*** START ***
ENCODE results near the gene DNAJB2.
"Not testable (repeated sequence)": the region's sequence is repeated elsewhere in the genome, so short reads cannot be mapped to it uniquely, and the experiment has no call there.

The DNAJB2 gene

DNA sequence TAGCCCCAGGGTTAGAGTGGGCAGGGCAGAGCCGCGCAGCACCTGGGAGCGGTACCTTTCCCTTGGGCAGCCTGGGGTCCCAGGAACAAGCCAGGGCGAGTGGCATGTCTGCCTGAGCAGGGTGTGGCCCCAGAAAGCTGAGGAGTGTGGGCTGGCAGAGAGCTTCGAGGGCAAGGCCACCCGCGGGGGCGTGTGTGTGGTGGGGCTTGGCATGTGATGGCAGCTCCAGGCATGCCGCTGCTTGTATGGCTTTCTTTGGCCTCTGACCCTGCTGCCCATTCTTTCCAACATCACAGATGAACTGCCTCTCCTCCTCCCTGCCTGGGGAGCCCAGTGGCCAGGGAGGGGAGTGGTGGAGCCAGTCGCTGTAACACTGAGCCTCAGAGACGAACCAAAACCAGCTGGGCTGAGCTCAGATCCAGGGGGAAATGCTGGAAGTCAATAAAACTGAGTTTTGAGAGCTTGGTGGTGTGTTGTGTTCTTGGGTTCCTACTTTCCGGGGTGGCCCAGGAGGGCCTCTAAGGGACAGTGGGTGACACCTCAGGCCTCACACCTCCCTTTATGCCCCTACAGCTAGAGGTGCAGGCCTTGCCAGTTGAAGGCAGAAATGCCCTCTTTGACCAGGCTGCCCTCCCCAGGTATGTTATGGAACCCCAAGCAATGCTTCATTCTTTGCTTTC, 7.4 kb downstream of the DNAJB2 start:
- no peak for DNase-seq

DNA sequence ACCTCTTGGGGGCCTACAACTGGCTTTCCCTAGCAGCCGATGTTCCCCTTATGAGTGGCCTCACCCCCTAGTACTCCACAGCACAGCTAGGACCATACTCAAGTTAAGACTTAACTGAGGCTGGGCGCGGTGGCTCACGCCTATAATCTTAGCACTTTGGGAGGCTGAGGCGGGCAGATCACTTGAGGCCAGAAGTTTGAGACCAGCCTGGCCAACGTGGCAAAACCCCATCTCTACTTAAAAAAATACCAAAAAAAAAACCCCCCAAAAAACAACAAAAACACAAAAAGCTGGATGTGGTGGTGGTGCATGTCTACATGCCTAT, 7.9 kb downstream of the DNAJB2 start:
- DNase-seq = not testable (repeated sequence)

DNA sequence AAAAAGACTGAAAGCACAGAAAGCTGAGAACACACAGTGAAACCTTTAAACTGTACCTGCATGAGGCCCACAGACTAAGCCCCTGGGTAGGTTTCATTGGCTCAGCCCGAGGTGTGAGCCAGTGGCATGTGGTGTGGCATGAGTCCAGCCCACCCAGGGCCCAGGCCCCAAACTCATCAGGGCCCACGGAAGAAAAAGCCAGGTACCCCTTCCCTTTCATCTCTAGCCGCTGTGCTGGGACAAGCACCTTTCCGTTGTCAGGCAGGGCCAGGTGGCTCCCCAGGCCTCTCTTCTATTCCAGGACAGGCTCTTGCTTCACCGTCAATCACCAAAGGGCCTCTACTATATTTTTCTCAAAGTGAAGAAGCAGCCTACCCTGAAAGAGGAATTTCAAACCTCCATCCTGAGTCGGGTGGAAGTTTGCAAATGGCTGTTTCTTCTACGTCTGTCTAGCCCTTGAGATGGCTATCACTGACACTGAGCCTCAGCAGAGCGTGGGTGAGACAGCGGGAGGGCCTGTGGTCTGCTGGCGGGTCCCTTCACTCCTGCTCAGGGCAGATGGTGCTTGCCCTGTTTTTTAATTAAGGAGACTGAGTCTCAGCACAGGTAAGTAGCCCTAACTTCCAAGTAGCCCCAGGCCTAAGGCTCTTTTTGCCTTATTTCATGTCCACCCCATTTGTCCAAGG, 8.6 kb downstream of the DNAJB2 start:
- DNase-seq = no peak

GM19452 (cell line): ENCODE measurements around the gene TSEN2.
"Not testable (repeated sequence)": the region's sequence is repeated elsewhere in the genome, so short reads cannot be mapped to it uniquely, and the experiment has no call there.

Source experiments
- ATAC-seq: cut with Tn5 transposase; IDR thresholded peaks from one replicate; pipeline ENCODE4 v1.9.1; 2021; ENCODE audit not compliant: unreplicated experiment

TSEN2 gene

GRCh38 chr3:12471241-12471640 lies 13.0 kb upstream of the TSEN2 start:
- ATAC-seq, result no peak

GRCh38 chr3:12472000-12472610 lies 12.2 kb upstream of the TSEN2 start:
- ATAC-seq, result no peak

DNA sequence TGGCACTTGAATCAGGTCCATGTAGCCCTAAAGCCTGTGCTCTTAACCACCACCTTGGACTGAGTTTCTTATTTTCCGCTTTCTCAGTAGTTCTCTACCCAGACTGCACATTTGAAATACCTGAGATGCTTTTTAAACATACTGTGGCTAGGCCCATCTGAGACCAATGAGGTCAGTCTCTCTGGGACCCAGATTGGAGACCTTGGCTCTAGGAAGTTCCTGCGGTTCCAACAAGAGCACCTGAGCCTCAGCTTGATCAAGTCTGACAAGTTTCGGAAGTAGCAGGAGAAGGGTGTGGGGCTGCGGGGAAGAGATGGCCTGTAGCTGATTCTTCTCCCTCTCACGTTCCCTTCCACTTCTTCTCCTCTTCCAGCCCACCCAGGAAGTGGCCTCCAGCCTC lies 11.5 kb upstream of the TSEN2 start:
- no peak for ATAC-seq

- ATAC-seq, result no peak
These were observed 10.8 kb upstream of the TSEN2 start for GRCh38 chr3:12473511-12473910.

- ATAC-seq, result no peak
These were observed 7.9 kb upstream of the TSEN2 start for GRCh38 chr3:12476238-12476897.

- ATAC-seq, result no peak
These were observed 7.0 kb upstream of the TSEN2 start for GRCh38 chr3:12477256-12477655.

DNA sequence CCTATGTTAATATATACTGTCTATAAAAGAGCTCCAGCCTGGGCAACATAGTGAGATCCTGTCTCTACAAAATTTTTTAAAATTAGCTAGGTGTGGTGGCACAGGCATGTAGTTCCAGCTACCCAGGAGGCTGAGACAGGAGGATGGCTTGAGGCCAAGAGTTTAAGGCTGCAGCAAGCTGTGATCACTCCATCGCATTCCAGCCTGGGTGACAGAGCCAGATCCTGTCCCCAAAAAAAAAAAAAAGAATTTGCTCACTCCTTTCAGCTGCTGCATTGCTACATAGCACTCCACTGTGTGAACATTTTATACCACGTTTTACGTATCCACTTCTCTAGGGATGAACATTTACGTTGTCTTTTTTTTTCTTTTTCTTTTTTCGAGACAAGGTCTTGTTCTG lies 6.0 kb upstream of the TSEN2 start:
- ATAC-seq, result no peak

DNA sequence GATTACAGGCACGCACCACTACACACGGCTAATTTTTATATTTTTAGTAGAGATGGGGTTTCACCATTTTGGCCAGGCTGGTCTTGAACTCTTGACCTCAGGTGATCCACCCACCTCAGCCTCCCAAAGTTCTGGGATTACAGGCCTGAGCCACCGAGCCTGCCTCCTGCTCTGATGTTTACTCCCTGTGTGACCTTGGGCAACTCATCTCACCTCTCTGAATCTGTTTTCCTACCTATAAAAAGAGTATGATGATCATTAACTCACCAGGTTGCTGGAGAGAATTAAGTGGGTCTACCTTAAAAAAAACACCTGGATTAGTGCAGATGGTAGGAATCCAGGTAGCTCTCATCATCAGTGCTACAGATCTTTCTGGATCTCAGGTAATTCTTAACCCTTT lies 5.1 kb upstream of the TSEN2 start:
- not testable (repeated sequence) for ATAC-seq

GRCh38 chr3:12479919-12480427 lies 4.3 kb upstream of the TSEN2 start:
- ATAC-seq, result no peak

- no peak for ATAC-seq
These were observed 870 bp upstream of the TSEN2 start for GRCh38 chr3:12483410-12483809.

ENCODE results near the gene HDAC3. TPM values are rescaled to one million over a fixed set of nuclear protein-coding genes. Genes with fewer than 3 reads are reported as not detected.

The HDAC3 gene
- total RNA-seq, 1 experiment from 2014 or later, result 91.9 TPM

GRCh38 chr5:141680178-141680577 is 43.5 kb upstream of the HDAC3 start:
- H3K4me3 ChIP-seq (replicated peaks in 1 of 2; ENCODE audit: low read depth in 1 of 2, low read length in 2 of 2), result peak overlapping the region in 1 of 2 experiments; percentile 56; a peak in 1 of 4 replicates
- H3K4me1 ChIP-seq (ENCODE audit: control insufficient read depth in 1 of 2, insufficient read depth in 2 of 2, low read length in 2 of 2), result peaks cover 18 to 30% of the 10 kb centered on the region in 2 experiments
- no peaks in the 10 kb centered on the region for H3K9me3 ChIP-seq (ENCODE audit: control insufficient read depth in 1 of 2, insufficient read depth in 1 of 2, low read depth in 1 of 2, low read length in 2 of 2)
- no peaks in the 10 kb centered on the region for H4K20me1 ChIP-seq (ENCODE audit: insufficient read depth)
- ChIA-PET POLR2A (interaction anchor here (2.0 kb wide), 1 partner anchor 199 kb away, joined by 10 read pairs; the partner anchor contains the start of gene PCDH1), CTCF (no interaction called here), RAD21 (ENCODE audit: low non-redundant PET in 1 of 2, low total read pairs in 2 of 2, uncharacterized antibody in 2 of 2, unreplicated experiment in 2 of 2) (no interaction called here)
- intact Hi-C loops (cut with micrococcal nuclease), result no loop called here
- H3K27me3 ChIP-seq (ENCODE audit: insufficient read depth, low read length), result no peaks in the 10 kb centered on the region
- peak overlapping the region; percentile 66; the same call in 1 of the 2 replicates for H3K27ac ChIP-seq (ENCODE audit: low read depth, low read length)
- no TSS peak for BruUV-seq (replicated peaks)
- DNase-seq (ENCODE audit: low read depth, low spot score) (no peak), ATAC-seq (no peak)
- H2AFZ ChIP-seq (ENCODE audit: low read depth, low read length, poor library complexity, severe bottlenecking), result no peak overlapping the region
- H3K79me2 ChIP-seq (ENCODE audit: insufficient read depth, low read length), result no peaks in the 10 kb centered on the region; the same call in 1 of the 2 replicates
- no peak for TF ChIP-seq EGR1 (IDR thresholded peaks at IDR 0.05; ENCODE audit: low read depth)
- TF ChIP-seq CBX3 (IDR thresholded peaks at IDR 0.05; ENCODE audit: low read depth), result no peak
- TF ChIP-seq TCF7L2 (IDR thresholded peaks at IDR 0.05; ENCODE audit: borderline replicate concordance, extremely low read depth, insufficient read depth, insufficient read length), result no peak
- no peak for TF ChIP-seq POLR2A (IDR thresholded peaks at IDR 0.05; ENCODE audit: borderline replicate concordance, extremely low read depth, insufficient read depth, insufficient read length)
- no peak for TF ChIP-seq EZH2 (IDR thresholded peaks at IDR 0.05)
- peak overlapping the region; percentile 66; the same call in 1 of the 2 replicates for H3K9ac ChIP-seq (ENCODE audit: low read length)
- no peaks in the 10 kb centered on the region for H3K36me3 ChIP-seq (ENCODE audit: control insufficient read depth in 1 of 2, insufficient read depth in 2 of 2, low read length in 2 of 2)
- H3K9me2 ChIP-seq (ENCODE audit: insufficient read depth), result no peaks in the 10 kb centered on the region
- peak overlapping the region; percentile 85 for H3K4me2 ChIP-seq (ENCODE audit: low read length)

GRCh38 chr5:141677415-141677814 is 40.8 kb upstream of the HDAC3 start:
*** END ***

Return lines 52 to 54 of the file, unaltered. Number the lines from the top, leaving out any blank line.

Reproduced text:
- TF ChIP-seq CBX3 (IDR thresholded peaks at IDR 0.05; ENCODE audit: low read depth), result no peak
- TF ChIP-seq TCF7L2 (IDR thresholded peaks at IDR 0.05; ENCODE audit: borderline replicate concordance, extremely low read depth, insufficient read depth, insufficient read length), result no peak
- no peak for TF ChIP-seq POLR2A (IDR thresholded peaks at IDR 0.05; ENCODE audit: borderline replicate concordance, extremely low read depth, insufficient read depth, insufficient read length)